Directors challenged to create pocket sized films for mobiles
Before long, the majority of mobile phones will have the capacity to show short films. If you want to be one of the pioneering filmmakers to make their mark in this new genre then Pocket Shorts, a new initiative supported by NESTA (the National Endowment for Science, Technology and the Arts), the organisation that supports UK creativity and innovation, could be for you.
Pocket Shorts is a supportive environment, offering both generic filmmaking and technology training, while financially supporting the production of a short, or series of short films.
Filmmakers can apply for up to £2,000 in funding to create innovative short films in a new genre that is viewable on mobile phones and distributed via Bluetooth, WAP and Multimedia Messages (MMS).
Pocket Shorts is aimed at filmmakers who have graduated in the last five years, and now live in Yorkshire and Humberside, the North West and the North East. It is a partnership between NESTA and Short Circuits, who screen and commission short films, with Oyster Partners and Carbon Based Games as technology partners.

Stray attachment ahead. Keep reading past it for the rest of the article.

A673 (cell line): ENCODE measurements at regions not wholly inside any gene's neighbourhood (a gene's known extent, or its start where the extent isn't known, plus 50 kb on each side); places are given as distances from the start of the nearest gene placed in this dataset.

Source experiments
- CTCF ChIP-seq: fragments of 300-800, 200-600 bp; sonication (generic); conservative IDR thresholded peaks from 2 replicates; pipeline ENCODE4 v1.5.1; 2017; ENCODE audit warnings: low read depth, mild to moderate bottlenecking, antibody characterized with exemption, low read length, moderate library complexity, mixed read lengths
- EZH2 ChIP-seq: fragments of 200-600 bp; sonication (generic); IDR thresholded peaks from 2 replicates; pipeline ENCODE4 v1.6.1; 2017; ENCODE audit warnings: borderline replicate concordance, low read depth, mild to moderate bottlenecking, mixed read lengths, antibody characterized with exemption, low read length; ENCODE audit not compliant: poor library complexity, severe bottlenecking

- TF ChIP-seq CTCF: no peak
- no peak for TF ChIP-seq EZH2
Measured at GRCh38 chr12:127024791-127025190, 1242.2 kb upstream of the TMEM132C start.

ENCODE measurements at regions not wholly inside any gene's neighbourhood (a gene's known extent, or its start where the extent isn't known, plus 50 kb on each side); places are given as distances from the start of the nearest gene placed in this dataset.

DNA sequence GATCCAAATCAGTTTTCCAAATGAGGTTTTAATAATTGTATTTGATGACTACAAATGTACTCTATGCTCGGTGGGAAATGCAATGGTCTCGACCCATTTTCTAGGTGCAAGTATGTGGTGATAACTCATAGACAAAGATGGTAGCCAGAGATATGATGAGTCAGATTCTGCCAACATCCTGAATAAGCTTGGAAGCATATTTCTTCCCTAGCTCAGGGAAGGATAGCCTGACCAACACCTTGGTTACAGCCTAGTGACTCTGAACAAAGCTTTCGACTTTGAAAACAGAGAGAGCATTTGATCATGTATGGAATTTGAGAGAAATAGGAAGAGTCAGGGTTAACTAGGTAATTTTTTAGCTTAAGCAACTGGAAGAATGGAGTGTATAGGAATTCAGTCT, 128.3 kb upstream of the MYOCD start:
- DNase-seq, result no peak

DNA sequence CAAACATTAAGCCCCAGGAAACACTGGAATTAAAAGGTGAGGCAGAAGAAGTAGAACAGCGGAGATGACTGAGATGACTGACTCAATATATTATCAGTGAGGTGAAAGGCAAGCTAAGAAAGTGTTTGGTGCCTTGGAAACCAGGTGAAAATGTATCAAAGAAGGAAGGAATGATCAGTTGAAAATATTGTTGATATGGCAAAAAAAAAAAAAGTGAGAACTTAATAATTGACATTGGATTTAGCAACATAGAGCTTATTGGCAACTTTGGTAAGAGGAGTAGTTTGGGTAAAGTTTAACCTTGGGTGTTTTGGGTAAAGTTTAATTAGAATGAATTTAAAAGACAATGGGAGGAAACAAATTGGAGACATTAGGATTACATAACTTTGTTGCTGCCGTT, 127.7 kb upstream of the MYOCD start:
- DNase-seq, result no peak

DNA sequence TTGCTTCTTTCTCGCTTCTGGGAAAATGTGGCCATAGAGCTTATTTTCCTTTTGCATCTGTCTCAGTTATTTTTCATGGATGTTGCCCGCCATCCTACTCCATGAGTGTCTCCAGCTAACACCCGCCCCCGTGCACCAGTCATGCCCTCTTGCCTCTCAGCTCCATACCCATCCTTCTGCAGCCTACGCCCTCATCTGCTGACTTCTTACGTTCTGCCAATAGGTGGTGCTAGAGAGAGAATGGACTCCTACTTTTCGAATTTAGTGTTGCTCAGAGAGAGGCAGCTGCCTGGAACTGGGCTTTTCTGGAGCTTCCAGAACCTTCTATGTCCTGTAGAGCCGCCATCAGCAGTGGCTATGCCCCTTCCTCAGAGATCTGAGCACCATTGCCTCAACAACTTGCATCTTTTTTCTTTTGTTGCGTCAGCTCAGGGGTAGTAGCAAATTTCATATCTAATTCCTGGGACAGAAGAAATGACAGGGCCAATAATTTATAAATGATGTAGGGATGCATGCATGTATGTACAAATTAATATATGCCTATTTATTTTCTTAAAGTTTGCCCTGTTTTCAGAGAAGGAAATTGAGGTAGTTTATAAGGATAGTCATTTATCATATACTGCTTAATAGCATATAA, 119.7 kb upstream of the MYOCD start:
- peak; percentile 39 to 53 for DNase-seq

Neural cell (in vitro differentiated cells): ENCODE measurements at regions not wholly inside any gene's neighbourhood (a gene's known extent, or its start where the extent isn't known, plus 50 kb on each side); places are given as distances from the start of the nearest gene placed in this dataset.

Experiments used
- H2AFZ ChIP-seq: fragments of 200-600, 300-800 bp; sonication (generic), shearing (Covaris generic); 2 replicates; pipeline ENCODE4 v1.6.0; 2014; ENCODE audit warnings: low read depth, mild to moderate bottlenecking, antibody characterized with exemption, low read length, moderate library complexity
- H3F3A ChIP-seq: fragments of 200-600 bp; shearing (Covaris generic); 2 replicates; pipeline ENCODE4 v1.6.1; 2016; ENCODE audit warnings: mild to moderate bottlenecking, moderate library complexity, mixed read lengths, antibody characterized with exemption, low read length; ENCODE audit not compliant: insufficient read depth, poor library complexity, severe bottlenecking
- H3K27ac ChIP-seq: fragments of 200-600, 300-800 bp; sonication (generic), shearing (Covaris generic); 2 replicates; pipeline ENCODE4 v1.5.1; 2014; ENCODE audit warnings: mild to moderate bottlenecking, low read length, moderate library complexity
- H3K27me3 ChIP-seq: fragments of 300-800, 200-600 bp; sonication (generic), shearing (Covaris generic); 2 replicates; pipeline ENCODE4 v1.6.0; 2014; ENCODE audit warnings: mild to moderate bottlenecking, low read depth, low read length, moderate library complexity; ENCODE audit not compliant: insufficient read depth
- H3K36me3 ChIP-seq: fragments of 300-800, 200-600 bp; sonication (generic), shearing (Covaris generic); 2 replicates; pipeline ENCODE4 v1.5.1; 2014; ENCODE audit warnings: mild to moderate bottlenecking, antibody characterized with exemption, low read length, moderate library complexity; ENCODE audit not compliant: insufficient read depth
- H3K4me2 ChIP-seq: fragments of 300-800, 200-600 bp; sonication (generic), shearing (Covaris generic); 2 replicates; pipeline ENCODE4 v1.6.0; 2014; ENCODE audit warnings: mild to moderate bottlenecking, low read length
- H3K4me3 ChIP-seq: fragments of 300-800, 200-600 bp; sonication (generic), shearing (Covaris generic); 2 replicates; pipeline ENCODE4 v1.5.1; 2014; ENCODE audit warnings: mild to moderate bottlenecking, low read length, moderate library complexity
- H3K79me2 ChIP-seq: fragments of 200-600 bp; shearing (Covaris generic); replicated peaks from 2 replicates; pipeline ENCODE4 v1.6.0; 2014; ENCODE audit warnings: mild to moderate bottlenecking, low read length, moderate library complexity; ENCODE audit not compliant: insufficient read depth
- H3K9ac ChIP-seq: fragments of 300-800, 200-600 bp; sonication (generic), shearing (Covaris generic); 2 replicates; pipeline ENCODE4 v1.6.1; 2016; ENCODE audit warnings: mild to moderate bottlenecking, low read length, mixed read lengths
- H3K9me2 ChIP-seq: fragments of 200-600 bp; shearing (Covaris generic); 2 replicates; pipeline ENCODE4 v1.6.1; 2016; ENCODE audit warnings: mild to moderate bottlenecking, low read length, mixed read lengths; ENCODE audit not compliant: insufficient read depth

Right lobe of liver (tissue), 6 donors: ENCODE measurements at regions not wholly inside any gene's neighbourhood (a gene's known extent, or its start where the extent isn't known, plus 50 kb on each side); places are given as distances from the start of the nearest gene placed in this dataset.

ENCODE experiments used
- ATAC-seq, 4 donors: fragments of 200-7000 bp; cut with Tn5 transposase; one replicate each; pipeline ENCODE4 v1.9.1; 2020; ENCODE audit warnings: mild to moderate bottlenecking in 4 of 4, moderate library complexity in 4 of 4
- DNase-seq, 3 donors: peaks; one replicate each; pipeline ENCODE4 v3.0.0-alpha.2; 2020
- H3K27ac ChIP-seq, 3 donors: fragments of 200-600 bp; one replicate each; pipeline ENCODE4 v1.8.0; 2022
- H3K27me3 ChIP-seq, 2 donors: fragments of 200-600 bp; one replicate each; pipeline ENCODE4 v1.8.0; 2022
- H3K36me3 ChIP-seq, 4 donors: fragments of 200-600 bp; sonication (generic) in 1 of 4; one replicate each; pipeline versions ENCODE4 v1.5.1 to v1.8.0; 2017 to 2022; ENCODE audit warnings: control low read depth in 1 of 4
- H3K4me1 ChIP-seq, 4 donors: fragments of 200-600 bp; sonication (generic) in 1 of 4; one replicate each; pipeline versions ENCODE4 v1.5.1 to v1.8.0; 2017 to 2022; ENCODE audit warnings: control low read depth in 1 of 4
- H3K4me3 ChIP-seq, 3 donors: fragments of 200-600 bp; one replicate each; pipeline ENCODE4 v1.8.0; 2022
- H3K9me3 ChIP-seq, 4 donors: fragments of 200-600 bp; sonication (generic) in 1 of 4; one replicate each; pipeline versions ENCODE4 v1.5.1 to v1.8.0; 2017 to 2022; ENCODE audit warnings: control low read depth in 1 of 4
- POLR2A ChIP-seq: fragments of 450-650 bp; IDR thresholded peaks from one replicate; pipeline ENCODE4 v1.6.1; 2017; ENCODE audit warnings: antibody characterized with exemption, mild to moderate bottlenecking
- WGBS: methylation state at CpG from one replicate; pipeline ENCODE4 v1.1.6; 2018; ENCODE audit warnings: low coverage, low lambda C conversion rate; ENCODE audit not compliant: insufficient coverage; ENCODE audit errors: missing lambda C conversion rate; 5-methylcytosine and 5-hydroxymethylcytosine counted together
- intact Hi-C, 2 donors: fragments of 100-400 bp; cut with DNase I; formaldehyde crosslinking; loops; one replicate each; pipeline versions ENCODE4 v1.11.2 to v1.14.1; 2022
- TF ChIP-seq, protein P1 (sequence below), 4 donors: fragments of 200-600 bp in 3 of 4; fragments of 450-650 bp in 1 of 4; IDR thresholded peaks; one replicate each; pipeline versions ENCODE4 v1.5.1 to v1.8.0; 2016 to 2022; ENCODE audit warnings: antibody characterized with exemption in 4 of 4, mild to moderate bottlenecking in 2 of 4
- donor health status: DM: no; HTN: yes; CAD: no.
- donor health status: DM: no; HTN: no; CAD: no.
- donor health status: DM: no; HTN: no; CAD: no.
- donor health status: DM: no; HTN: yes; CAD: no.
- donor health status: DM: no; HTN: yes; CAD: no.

The initiative will develop this new distribution channel that will allow audiences to download the final films online for free or send it to other phones via MMS or Bluetooth. This will in turn create a new business model by providing a space for companies to emerge and promote their work to a global audience.
Pocket Shorts is an extension of NESTA’s Creative Pioneer Programme, which is designed to encourage the growth of a new generation of creative entrepreneurs. It will award up to eight individuals funding of up to £2,000, training sessions in filmmaking and the technology being used and an individual industry professional mentor. At the end of each project awardees will have produced one 1 minute long film (downloadable only from a WAP site) or four 15 second long films (which can sent from phones as well as downloaded).
The winners will be showcased at key UK film festivals in 2005.
For more information, and details on how to apply, go to www.pocketshorts.com. The deadline for applications is 5.30pm Friday 29 October 2004.
Prior to applying, interested filmmakers can find out more at workshops to be held in each of the three regions. Here, filmmakers can come and see examples of short moving image work, a demonstration of video phones, and find out about the distribution channels for the finished films.
Hugo Manassei, Director of the Creative Pioneer Programme at NESTA, said: ”Why follow the traditional routes and work as a runner for a film company or fight tooth and nail to promote your work independently at film festivals when Pocket Shorts offers an alternative? You could be one of the first pioneering filmmakers to work in a new genre that will continue to grow as fast as the accompanying mobile phone technology does. The support and training offered by Short Circuits as well as the provision of a mentor will also give you new methods of producing and promoting your films and let you develop your creativity.”
Joseph Meaney | alfa